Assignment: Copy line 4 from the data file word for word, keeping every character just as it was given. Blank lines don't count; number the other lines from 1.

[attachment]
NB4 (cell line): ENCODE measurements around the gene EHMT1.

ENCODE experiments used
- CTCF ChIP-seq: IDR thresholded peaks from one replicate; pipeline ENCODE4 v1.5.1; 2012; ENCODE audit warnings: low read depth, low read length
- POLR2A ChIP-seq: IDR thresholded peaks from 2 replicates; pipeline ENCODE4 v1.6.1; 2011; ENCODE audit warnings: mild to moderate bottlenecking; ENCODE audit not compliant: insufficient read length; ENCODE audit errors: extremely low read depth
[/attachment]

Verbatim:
- POLR2A ChIP-seq: IDR thresholded peaks from 2 replicates; pipeline ENCODE4 v1.6.1; 2011; ENCODE audit warnings: mild to moderate bottlenecking; ENCODE audit not compliant: insufficient read length; ENCODE audit errors: extremely low read depth